There are still two cheers lacking. The second cheer is lacking because the partnership is still unbalanced. Despite increases in the defense budgets in some of the European NATO members (The Netherlands included), the main burden (also in relative numbers) still falls on the Americans. That is simply wrong. And it is also dangerous, because in current times, for example also with cyber warfare becoming ever more important, any shortage of budget is putting (future) lives at risk. The third cheer is lacking because anti-NATO rhetoric (on both sides of the Atlantic) will sow the seeds of doubt about the use and future of NATO. That is also simply wrong and dangerous. Whether it is Russia, or other powers, the West cannot afford to leave any current or future authoritarian ruler in any doubt about the military ties across the Atlantic, all the way to the Russian border. It is in the best interest of all NATO members, the US included.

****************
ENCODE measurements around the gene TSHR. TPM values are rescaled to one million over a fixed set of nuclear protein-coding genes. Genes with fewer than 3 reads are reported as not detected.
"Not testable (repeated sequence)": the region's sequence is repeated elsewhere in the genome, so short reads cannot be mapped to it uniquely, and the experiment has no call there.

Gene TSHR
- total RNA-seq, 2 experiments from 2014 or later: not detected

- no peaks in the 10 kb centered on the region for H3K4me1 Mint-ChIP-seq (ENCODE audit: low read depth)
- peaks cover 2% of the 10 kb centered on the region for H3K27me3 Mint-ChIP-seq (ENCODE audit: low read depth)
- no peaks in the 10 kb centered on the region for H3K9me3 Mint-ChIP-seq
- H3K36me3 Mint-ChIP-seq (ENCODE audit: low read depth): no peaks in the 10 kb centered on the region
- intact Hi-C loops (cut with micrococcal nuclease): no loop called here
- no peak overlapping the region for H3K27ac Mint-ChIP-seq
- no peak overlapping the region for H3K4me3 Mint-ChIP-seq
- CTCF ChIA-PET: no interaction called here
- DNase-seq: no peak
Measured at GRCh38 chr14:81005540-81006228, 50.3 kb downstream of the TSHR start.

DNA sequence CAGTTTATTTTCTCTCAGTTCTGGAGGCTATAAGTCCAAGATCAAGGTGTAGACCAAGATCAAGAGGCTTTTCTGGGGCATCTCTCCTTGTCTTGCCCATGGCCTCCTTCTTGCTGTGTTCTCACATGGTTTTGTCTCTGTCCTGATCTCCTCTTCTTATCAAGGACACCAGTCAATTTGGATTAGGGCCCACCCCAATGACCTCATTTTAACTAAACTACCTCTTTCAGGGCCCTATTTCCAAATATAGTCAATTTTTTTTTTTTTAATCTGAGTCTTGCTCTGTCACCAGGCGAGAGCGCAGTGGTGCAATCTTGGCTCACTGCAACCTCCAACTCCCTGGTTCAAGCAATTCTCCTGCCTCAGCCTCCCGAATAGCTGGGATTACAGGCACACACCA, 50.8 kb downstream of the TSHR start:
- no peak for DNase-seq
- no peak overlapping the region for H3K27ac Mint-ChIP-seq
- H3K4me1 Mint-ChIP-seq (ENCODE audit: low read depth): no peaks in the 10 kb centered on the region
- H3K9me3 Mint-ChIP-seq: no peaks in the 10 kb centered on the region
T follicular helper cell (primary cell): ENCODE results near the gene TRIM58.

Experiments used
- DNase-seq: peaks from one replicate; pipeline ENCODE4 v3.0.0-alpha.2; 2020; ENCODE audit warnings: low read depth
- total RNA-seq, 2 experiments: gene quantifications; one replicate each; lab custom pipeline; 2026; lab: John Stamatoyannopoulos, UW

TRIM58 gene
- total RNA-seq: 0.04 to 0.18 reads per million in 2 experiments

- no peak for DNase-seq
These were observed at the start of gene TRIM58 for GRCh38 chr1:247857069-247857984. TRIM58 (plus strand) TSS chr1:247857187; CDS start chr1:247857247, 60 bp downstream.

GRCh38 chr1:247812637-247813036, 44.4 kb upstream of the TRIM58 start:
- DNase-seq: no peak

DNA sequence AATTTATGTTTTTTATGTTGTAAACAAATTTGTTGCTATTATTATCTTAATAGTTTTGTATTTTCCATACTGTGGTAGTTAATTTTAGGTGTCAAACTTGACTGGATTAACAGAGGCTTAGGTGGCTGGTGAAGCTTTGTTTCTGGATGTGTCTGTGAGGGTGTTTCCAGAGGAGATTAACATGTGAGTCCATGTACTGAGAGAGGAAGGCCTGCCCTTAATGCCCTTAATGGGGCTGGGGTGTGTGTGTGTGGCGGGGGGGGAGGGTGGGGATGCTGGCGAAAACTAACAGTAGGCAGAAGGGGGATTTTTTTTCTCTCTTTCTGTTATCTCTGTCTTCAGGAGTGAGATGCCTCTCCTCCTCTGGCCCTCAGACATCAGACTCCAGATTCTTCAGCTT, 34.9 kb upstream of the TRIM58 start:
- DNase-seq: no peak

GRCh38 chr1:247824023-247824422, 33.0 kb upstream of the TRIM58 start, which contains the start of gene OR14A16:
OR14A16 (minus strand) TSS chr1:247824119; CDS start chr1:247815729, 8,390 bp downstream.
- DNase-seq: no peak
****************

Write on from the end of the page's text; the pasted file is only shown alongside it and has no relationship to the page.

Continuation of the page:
Can you spot the most important information in this title?

The Diplomat has a piece up with the following title: “Russia’s Sole Aircraft Carrier to Be Fitted With Advanced New Air Defense System.”

The author of the piece goes on to wax poetic about the advanced new air defense system, but that’s not the most important information being conveyed. It’s the fact that Russia – Russia – has a single aircraft carrier.

Here is Popular Mechanics on countries and their aircraft carriers.

From the Comments: The Contribution of American Allies to Pax Americana

Dr Stocker answers my concerns about free-riding and rent seeking with this gem: